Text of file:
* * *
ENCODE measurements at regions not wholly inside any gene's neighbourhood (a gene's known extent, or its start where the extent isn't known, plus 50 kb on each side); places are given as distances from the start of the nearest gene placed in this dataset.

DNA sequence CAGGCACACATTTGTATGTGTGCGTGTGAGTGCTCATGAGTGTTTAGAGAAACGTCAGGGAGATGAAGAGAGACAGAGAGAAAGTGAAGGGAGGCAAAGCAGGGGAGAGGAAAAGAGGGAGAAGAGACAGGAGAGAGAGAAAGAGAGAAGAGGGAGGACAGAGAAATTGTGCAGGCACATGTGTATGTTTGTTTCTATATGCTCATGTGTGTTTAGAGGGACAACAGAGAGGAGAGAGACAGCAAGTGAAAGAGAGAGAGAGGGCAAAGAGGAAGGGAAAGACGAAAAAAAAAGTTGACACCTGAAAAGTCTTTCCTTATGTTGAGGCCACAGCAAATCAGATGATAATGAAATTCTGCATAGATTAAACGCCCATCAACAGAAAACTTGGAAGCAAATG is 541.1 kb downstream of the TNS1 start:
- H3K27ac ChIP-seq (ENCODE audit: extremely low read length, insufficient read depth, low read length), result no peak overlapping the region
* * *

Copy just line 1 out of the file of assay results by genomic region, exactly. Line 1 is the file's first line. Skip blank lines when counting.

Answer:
ENCODE measurements at regions not wholly inside any gene's neighbourhood (a gene's known extent, or its start where the extent isn't known, plus 50 kb on each side); places are given as distances from the start of the nearest gene placed in this dataset.